We are always going to have areas of ideology where we disagree. My challenge to any advocate reading this is to begin building coalitions by helping reasonable people focus on the items that just make sense. As we come upon 24 years of the ADA, we have living proof of just what that can accomplish.

Law and Lawyers

Obligation Born of Privilege: The Lawyer’s Duty to Enable Civic Access for All

Any lawyer reading this has experienced that moment, when a friend or family member has been confronted with a legal document or procedure, and gets this forlorn, slightly overwhelmed look. If you are a young lawyer, as you are explaining and demystifying, you might feel generous and slightly superior. You know the secret handshake. Your three years of school privileged you with the proverbial keys to the kingdom, and now you get to unlock that mystery for your friend or a loved one. In this piece, I want to explore what that privilege means in the context of those who do not come from a world where they have lawyers for friends and family members. They feel the same forlorn disorientation as does your a loved one, but they do not have you riding to the rescue. I say that the obligatory cost of our privilege is that, at least to some degree, they should.

This idea first occurred to me in March 2012 when I was honored by Young lawyers section of the Connecticut Bar Association with their diversity award. I was asked to exhort the young lawyers to public service. Along with some good-natured ribbing on the idea that I had been asked to give an exhortation, I did my best to explain why I believe that lawyers have an obligation to perform pro bono service, and why I think that the most important such projects are the most humble. I told them this story.

When I was a junior associate, a partner of my then law firm approached me because she had been approached by a judge of the Surrogate’s Court. A mother had come into court seeking a Surrogate’s guardianship for her adult child with intellectual disabilities, so that she and his father could continue to partner with him in making the necessary legal decisions so that he could live his life. Surrogate’s guardianship in New York is a simple process specifically for people with a particular type of intellectual disability. It does not require a lawyer. In this case, the New York County Surrogate determined that the young man was not a good candidate for this type of guardianship, and needed a traditional guardian appointed through the main court system.

Thus was this mother stymied, and reduced to tears at the prospect of a legal proceeding that would require a lawyer, something beyond her means. The Surrogate, who was in my opinion a woman of great wisdom and compassion, was not willing to compromise the legal standards, but reached out to our firm in hopes that she could remove the practical barrier to this family getting what they needed.

I spent the next 6 months going through the mechanical and legalistic process of an uncontested guardianship appointment. Though uncontested, it required multiple filings, and the questioning of witnesses in open court. While no legal ingenuity was required, this simply could not have been accomplished without a lawyer, and I feel that this process was one of the most useful things I have yet done with my law license.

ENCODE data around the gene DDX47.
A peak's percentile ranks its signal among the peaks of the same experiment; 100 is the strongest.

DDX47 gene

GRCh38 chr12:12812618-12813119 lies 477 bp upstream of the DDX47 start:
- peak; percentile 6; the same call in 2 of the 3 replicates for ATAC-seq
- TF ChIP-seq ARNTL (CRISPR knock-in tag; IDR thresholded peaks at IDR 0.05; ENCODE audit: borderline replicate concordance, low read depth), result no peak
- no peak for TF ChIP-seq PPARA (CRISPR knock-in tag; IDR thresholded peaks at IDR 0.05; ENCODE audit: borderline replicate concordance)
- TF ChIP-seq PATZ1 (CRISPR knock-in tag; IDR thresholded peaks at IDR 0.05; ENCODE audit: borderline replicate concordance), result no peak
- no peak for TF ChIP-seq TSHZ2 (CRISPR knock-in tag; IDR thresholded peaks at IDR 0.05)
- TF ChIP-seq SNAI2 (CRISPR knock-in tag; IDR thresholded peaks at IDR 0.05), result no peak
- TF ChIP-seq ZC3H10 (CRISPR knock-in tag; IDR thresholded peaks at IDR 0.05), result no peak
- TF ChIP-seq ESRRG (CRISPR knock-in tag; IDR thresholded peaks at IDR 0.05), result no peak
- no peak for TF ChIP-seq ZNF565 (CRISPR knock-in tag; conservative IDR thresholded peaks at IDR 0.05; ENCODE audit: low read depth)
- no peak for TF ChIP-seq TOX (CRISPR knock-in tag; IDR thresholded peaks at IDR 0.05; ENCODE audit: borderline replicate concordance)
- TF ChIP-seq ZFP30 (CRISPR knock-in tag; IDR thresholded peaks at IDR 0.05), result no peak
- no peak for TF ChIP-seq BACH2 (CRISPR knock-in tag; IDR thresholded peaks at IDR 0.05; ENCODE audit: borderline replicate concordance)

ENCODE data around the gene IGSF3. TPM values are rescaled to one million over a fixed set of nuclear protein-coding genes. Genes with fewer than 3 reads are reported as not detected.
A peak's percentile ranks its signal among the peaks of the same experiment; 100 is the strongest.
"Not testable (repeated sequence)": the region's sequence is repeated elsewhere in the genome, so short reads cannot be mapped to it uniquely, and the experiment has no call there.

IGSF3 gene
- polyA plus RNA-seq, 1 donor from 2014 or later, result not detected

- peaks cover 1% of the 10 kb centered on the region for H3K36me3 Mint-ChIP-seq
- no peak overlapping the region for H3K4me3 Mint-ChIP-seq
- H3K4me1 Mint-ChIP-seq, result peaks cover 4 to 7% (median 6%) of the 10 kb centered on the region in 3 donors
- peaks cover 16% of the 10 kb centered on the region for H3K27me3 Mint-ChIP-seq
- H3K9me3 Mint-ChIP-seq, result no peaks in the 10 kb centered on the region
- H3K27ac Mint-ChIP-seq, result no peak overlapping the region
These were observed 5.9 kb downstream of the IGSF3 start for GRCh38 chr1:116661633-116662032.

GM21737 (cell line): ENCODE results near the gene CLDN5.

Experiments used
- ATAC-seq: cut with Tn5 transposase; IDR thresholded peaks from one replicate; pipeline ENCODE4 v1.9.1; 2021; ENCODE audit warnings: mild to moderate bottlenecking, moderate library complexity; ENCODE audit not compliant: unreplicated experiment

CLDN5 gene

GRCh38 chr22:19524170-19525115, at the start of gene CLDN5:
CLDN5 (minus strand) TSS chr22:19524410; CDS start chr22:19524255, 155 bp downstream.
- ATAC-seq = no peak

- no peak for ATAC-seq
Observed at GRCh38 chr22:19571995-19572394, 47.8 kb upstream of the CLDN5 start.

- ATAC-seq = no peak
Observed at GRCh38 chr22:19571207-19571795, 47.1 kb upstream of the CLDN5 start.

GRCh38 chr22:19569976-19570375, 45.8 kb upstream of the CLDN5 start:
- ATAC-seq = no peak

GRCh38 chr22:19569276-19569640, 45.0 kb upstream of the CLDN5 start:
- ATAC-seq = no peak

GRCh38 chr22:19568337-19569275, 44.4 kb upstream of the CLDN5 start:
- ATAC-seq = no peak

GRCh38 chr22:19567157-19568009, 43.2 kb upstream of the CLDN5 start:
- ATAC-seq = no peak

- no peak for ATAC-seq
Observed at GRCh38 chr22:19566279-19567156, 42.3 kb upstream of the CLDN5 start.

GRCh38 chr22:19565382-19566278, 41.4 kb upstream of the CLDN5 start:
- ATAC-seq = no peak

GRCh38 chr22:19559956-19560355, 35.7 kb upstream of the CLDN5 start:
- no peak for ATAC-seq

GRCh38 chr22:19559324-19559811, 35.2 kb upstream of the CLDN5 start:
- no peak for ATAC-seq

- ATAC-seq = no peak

This story is not unique. Everything from buying a house in most states, to obtaining even a no-fault divorce or appointing an uncontested guardian requires a lawyer in our system. We have made critical tasks in individual lives dependent upon our profession. And, rightfully given the need to earn a living, we charge for our services, often quite a bit.

To compensate for these high fees, we donate some of our services pro bono publico, for the good of the public. In fact, we are taught that this is our obligation in exchange for the privilege of being considered professionals. It is an obligation that is becoming increasingly universally accepted. There is no question, that is a good thing.

Most of us, however, want to do sexy pro bono. In my firm must popular pro bono was marriage equality work, followed by some Guantánamo work, and some criminal appeals. People did some domestic relations, but it never felt like it had the same draw. In other firms, armies of associates work on death penalty cases, or impact litigation. All of this work is critical, and world changing. Yet it does nothing to serve the basic needs of people like my clients, who just wanted to be able to help their son.

My exhortation to the Young lawyers, therefore, was more than just to do pro bono. Certainly, I do not want them to cease their important work on the types of cases described above. We can and must move forward as a society on these big issues. What I request, however, is that they take some time to help with the little things.

I do not know if it is particularly desirable that lawyers are necessary for things to be accomplished in our society. I suspect that it is not. That, however, is beyond my ability to change, and largely beyond the ability of even the collective of young people that I spoke to in 2012. What we can do, what we must do, and what I ask any lawyers among my readers to continue doing, is take some time to help people navigate the system, addressing the problem one person at a time.

Disability, Independant Living, Law and Lawyers, Personal Care